On a long trail ride today, at midday, I felt the turn of the year—or if it hasn’t turned yet, it’s at least yearning to change course.
No insects circling my horse’s head, battening on her warm neck! And the silence. From the tree frogs in Spring through, mayflies, mosquitoes, black flies in July and August, we hear “those dying generations at their song” as Yeats wrote. To me, their song sounds like: “We-e-e-e mus-s-s-t!” The insects will do anything to get the blood meal they need to gestate. Nothing personal, I fancy them thinking, and, well, IF you have to, take a swat at me, but….I need!” And so, also, sing the swooping swallows and bats who consume the insects.
My favorites are the fireflies (not least because they don’t eat us!) When I walk at night in April, I see the larvae glowing among the gravel and dried leaf debris on the sides of our lane, the colour of tiny LEDs. In June, they take to the air, a million living meteorites seeking fulfillment. Now, once again, they have returned to the place where their light was kindled, there, in the gritty mulch, after passing their cool greenish torches to their offspring, they will cease to be. It is only the next “must”.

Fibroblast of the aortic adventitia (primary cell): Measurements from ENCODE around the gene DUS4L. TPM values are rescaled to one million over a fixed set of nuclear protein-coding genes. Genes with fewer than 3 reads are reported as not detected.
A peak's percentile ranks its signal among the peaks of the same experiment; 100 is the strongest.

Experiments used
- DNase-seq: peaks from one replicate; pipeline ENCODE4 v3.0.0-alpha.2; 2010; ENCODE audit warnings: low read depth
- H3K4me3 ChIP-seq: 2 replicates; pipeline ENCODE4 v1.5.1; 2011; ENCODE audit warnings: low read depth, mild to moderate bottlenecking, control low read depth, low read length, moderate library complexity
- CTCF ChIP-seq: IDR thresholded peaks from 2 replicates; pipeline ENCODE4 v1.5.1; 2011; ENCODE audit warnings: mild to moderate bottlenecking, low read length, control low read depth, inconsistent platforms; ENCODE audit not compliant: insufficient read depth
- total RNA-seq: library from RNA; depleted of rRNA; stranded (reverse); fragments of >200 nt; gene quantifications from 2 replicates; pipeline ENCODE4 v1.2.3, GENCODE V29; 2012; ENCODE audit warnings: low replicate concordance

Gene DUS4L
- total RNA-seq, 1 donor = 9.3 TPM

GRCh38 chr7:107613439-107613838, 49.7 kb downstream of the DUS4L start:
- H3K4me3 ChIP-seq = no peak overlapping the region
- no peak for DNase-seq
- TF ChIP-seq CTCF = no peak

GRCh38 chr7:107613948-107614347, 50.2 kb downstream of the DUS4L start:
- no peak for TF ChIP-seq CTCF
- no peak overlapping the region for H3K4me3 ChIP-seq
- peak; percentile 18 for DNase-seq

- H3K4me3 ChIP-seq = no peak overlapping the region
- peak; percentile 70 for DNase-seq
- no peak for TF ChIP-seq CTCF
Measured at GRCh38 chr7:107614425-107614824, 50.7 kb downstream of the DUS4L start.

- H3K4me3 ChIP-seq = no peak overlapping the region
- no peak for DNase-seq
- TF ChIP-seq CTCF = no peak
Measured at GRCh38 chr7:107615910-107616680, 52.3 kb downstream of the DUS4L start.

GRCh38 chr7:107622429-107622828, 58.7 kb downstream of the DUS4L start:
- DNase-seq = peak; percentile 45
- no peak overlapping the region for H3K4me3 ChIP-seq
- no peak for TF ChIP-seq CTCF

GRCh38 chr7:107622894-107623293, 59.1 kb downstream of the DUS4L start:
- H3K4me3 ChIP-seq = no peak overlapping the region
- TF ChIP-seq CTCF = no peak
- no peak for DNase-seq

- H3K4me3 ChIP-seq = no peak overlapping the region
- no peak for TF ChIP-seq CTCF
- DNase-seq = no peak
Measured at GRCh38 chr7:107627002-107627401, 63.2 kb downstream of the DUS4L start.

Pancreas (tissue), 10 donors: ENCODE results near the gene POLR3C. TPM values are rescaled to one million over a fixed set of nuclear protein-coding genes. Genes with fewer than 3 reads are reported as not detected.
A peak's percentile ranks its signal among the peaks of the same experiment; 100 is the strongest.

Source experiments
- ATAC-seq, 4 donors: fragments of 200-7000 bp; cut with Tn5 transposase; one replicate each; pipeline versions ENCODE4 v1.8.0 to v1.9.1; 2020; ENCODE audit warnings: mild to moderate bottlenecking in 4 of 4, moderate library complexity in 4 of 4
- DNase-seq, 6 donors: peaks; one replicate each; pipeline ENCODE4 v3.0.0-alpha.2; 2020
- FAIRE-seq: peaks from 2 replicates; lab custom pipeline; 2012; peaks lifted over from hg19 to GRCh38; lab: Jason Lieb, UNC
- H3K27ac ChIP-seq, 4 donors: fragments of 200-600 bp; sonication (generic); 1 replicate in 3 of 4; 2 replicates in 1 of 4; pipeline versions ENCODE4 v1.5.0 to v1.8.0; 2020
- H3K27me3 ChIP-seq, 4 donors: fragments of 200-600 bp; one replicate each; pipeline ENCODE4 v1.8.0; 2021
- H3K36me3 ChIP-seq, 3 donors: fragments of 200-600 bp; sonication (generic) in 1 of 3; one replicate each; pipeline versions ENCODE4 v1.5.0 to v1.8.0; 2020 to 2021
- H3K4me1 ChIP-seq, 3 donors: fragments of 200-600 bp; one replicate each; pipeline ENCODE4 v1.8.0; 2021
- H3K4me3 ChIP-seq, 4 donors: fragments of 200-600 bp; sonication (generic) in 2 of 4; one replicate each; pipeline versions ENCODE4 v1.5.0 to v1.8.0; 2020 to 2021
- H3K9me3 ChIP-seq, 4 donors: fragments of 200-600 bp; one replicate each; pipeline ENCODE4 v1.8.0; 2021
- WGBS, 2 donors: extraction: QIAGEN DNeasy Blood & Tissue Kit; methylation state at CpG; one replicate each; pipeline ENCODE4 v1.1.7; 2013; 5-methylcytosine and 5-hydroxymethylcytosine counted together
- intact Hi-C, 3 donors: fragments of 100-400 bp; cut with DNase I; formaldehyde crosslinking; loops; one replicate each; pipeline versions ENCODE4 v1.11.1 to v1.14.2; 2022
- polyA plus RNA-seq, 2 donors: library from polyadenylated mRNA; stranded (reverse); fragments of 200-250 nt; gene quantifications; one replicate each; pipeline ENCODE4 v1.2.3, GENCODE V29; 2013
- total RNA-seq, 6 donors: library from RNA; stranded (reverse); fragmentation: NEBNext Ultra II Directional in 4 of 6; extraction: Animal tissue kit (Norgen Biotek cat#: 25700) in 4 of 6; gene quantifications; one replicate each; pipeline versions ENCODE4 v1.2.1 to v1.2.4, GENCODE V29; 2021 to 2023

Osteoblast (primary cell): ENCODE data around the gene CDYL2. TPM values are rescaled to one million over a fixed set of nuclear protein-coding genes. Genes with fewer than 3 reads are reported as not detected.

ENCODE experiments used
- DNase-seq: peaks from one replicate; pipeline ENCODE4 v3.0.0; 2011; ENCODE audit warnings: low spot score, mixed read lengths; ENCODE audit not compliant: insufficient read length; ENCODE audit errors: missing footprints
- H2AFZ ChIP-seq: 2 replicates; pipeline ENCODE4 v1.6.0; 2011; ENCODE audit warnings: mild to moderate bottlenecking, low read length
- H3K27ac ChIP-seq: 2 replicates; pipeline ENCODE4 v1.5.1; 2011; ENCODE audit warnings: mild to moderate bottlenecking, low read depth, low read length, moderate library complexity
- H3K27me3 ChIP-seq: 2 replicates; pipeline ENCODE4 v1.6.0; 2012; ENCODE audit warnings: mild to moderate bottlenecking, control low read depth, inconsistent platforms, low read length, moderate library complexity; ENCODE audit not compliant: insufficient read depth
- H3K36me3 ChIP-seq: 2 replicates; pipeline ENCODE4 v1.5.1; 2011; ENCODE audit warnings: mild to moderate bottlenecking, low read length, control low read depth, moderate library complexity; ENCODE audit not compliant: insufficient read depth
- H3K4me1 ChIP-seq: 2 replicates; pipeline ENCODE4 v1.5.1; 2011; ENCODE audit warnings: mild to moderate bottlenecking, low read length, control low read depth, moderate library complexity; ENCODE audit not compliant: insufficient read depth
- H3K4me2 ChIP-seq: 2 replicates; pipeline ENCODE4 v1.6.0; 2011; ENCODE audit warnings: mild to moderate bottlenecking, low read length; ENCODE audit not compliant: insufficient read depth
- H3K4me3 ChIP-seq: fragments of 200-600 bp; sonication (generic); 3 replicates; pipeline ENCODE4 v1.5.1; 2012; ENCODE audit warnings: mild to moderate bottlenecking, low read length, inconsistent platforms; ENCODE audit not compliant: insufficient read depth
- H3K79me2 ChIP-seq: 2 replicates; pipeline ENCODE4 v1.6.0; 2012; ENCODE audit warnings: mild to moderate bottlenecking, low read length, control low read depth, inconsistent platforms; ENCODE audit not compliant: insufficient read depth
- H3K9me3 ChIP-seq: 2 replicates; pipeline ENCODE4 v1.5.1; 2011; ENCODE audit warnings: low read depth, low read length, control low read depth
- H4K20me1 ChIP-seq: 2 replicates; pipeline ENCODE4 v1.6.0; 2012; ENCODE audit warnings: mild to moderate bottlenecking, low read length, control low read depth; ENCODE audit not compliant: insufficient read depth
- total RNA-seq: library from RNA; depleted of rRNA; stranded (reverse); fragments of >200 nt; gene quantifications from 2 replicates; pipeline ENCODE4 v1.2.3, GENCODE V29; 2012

The woods are still glossily verdant. From a distance, the canopy is beginning to show a slight bronzing, and you might see an older tree which is displaying a few bright red branches, like a flash of scarlet petticoat. But once inside the forest, young trees and sappers are still green, and will be for a long time. After the canopy is bare, so that no colour can be seen from afar, then they will flourish their red and gold and orange. They are glorious in November! (Nobody ever believes me when I tell ‘em this! Good— more solitude for me!)
Summer’s work, estivation, is done. “The whispering year is gone” as MacLeish wrote in Immortal Autumn. Summer’s edifice, now, is like a splendid palace, swept and garnished, the busy, cacophonous, workers who sang, ate and were eaten, mated, bustled about in her halls while their labours were in progress, home have gone and ta’en their wages…it is finished. They are at rest, and as Shakespeare wrote:
The rest is silence.